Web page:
20. “When we explore the body, the speech, and the mind, we come to see that this self is nothing but a word, a label, a convention, a designation. The problem is, this label thinks it’s the real deal.”

21. Don’t believe everything you think.

22. “Thoughts emerge from pure consciousness and are then reabsorbed in it, just as waves emerge from the ocean and dissolve into it again. Once we understand this, we have taken a great step toward inner peace.” ~ Mathieu Ricard

23. Grieve what needs grieving.

24. “Grief is depression in proportion to circumstance; depression is grief out of proportion to circumstance.” ~ Andrew Solomon

25. Work with difficult emotions.

26. “Recognizing the emotion at the very moment it forms, understanding that it is but a thought, devoid of intrinsic existence, and allowing it to dissipate spontaneously so as to avoid the chair reaction it would normally unleash are all at the heart of Buddhist contemplative practice.” ~ Mathieu Ricard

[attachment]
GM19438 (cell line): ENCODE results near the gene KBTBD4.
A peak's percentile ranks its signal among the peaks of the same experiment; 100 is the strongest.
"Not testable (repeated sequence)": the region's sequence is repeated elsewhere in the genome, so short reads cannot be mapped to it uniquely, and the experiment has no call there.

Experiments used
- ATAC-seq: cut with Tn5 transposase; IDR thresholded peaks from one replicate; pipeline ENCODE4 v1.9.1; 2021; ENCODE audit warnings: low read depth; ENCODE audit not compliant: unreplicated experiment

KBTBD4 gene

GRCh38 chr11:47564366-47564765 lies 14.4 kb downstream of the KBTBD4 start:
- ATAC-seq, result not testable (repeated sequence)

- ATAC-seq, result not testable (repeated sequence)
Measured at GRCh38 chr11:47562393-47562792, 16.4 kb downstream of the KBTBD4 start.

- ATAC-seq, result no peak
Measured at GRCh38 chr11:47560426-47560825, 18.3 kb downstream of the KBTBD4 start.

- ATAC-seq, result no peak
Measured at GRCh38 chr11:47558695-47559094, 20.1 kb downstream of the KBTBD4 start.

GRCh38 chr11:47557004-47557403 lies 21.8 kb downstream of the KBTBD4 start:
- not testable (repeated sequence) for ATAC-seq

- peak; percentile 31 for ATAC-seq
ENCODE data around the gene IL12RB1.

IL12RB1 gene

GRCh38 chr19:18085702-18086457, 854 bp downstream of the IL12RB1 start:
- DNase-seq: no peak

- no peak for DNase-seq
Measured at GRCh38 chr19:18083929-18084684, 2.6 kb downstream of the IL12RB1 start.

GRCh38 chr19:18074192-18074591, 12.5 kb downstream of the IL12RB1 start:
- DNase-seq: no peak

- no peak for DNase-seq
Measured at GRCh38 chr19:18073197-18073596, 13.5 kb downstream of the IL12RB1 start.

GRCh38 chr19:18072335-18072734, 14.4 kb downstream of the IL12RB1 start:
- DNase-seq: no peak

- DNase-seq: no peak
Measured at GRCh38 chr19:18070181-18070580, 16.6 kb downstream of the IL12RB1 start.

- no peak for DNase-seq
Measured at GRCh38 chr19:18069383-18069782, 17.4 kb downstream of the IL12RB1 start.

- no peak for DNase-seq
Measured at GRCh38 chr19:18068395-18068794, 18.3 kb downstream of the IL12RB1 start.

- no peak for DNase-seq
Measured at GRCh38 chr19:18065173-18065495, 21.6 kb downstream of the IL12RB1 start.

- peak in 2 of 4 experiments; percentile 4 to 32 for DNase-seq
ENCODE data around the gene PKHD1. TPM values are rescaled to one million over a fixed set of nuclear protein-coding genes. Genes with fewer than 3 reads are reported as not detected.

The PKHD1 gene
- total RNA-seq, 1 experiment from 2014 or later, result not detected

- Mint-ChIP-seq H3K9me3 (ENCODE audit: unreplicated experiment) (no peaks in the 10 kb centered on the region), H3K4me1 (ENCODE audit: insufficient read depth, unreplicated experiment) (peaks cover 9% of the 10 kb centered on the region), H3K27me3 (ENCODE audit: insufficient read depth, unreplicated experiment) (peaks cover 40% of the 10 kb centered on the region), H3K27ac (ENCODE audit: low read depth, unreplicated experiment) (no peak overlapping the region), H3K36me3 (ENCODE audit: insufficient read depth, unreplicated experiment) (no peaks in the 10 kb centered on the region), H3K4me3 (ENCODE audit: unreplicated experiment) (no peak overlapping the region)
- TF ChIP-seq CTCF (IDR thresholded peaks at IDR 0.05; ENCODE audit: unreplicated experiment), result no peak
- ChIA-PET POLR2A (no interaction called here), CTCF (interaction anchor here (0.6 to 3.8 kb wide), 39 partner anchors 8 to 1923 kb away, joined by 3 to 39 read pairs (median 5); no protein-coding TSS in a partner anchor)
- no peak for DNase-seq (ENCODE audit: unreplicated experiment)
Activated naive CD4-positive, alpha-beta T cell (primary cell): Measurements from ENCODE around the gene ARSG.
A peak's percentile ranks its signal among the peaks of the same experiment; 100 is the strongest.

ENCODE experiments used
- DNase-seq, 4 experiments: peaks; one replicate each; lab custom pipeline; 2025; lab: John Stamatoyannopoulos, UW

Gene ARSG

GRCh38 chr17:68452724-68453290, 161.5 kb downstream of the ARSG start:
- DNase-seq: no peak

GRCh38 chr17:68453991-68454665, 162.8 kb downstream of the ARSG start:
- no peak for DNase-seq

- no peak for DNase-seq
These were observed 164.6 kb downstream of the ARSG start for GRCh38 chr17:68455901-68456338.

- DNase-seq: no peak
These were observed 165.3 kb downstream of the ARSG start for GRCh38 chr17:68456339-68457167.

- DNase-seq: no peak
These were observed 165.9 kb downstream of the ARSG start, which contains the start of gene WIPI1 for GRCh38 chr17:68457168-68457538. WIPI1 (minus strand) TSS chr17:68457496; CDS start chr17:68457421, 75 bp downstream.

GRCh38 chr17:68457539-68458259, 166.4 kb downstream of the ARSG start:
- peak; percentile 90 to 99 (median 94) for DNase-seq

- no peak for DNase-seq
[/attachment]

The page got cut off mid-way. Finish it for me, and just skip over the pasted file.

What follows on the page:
27. Forgive everyone, even criminals.

As Ricard so succinctly writes, “Forgiveness means breaking the cycle of hatred.” Don’t be a hater. Let go of vengeance. Forgive yourself. Forgive others. Doing so creates space for love and goodness to enter your heart.

28. “We are rarely able to see the criminal as victim of his own hatred. It is even harder to understand that vengeance stems from basically the same emotion that led the aggressor to assault us.” ~ Mathieu Ricard

29. Serve somebody.

30. Karma Yoga 101. Think about the causes and effects of your actions. Doing good for others in need is a win-win. They feel good, we feel good, and the world becomes a slightly better place because of it.

31. Live the dream, literally.

32. Like a shooting star, a mirage, a flame,
A magic trick, a dewdrop, a water bubble,
Like a dream, lightening, or a cloud—
Consider all things thus.

33. Embrace where you are on the enlightenment continuum.

Enlightenment is a big word, a lofty goal, an achievement that takes thousands of lifetimes to attain. Yet, it is also theoretically and practically available to each of us, right now—and it’s absolutely free.

34. “If happiness is indeed a way of being, a state of consciousness and inner freedom, there is essentially nothing to prevent us from achieving it.” ~ Mathieu Ricard


The Simple Buddhist Trick to Being Happy 

Editor: Rachel Nussbaum

Photo: Brooke Cagle/Unsplash